A Case Study of Training Smarter Not Harder My Best Ironman Yet with Half the Training On August 21, 2016, I did Ironman Mont Tremblant for the second time.  There were many differences between 2016 and my first time at Ironman Mont Tremblant in 2012.  In 2016, I had a 4 and 2-year-old, my wife was also racing, it poured rain for most of the race, I was exhausted race day from carrying the kids and their stuff the previous 3 days, I trained in half the time, and I had my best Ironman yet!!! Here are the results: 2016 35-39 Div 48/257 (Top 19%) Overall 280/2480 (Top 11%) 2012 30-34 Div 51/213 (Top 24%) Overall 336/2542 (Top 13%) To summarize the results, I finished 5% higher in 2016 in a more competitive age group and 2% higher than the field.  For full disclosure, my overall time in 2016 was slower by 10 minutes, but I contribute that to the mechanical issues I had on the bike and the rain. How many hours a week did I train? 2016: Average 7-10 hours 2012: Average 14-16 hours Am I trying to show off or brag about how little I trained? No. I am trying to show others they can accomplished huge personal goals, and still be there for their family and friends.  I trained with the time I had, and I worked hard to make the most of it. Could I…

The Guide on Buying a Used Bike Online for First Time Triathletes

The Guide on Buying a Used Bike Online for First Time Triathletes DISCLAIMER:  Some Hardcore triathletes and professionals may not like this advice I am about to give.  This article is intended for those about to or just entered the world of triathlons.  They probably don’t own a triathlon bike or road bike, and they don’t need to buy that $2000+ bike…yet. The two most common reasons people hesitate signing up for a triathlon are you don’t know how to swim or you don’t have a bike.  We are going to focus on the latter, because buying a bike can be stressful.  You can spend hours constantly questioning whether or not the bike is worth it, and you don’t even know what to look for in a bike.  I am going to focus buying online, because the local bike shop could be intimating and is too expensive for new triathletes.  While there are several places you can buy a bike online, this article will focus on the two most popular, Craigslist and Ebay.  There are pros and cons to both, which we will go over. If you don’t own a bike and you have never done a triathlon, I suggest first trying to borrow a bike, any bike…as long as it fits.  If the race is a sprint distance, then I would even consider borrowing your friend’s mountain bike.  This is not ideal, but would be acceptable for a race…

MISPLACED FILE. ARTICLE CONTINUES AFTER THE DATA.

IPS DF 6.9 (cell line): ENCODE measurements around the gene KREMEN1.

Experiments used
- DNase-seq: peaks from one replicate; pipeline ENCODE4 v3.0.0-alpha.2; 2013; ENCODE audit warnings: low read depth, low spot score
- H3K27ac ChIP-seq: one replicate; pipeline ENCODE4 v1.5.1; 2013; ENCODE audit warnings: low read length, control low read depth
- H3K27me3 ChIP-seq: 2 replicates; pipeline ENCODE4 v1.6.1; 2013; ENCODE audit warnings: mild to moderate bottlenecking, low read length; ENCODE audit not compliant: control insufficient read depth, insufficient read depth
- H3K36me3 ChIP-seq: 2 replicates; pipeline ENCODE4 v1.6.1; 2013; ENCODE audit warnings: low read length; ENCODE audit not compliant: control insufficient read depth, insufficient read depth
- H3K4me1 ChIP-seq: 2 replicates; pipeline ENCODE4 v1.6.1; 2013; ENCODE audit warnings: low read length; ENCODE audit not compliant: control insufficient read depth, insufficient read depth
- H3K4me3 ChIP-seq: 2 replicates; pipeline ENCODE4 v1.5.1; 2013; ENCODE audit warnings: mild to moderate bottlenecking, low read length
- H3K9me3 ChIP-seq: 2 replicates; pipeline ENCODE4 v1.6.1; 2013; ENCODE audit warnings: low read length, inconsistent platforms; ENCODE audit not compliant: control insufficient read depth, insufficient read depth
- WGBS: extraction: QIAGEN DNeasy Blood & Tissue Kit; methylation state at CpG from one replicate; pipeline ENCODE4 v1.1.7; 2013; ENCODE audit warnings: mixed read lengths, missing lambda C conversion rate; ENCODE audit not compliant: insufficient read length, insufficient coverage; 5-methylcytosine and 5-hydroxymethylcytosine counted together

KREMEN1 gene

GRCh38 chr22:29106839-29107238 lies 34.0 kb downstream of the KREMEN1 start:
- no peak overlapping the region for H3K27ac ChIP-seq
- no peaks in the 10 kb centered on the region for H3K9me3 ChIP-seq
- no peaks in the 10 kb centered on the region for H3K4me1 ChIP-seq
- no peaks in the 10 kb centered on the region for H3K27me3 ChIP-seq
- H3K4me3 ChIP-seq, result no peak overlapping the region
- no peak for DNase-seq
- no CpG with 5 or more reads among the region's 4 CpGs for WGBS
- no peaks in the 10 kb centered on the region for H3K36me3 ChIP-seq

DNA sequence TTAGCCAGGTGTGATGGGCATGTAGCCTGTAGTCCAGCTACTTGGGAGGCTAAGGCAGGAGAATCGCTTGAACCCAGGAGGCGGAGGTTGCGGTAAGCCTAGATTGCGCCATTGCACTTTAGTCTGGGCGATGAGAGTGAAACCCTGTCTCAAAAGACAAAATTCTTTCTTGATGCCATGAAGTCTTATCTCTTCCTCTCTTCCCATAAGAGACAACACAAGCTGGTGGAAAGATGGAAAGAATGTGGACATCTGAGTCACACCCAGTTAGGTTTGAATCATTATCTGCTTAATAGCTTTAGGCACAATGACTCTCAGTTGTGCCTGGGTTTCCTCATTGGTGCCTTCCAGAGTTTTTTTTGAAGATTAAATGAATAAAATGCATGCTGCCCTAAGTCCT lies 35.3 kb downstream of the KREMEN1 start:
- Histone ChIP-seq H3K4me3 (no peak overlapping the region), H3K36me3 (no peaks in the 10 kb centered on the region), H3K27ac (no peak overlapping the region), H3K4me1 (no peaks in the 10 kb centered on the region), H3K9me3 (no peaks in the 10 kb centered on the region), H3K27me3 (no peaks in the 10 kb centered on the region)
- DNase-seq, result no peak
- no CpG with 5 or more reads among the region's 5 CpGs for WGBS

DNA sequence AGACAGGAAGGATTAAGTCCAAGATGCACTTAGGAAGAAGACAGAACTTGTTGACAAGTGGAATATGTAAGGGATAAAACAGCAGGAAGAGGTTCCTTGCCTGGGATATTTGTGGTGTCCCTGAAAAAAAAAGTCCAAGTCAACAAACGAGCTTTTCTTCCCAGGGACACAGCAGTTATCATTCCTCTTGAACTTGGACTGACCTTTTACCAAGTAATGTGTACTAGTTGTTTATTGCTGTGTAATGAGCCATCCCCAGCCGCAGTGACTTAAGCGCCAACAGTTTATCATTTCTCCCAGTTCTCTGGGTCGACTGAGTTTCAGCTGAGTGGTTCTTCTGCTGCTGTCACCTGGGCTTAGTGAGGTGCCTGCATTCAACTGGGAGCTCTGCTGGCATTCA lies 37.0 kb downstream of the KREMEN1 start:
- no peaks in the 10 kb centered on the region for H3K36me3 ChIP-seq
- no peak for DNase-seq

My Top 5 Favorite Simple Spin Workouts

The bike trainer is a love/hate relationship for most triathletes, but is absolutely vital to the busy professional or parent whose goal is to improve their fitness.  Research studies are finding that shorter High Intensity Internal Training (HIIT) can often replace longer steady rides.   Two of the trainer sessions below leverage the common interval workout known as Tabata.  Tabata workouts are based on research from Japanese Scientist Dr. Izumi Tabata from the National Institute of Fitness and Sports in Tokyo, which compared short high intensity workouts against longer moderate workouts.  The research found the subjects using the high intensity workouts increased their aerobic system more than subjects using the longer moderate workouts, and they saw improvements in their anaerobic system.   The high intensity workouts where 20 seconds of Maximum effort, followed by 10 seconds of rest.  The 20 seconds on the trainer are done using the big chain ring in the front and a gear in the rear that allows to spin at great effort, but you can still produce a reasonable cadence (~80 rpm).  You should be exhausted by the time you finish 4-5 of the 8 rounds, but you still need to finish all 8 rounds.  During the rest period you should stay in the same gear and move slowly or gear down 1-2 rings to make it easier. I personally used a 20-30 minute session to replace my 1 hour bike rides when training for Ironman Mont Tremblant.  Most professionals use the trainer…